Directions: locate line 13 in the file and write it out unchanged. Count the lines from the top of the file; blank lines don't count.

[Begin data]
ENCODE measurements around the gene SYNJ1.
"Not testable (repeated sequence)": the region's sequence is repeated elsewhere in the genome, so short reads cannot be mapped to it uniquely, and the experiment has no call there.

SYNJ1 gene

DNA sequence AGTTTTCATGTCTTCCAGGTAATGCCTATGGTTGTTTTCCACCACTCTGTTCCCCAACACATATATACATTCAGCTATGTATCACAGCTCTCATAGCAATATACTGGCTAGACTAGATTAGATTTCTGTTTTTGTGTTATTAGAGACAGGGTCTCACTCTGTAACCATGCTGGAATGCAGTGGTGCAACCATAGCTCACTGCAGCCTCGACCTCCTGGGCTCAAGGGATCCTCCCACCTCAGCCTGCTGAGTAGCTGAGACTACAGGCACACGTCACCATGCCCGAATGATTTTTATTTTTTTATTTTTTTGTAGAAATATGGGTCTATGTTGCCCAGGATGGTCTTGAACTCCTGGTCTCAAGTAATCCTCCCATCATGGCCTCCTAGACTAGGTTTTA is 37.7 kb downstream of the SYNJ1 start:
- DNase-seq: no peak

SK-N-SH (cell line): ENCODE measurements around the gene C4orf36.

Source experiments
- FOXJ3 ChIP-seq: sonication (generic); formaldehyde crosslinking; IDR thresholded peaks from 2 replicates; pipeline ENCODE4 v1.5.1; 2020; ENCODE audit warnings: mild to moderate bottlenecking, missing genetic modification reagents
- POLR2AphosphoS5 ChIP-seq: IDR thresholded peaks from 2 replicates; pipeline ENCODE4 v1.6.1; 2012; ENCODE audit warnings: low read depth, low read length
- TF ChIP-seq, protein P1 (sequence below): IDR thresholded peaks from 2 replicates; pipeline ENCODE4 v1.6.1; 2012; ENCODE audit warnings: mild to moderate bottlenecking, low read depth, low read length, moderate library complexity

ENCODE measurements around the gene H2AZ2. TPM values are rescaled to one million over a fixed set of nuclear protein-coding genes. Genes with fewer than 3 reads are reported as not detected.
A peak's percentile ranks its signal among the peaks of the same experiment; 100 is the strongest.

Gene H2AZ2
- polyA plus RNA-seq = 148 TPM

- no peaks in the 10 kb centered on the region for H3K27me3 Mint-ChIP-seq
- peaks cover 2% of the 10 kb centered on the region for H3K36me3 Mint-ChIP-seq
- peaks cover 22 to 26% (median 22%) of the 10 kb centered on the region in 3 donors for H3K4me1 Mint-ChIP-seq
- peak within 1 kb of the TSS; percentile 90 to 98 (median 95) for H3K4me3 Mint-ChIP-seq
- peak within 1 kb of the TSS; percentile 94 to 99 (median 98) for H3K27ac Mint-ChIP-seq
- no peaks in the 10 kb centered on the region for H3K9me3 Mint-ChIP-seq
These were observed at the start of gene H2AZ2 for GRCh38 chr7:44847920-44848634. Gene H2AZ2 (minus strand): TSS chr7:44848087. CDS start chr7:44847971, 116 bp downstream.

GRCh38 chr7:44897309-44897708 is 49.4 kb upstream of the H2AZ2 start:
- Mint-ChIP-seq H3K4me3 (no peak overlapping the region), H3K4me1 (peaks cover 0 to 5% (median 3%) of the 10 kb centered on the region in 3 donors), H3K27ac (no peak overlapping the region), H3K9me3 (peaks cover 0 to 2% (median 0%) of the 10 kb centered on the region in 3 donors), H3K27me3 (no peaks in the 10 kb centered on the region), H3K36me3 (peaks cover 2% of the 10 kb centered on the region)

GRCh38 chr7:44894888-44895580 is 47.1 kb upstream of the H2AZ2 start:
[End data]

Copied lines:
Gene H2AZ2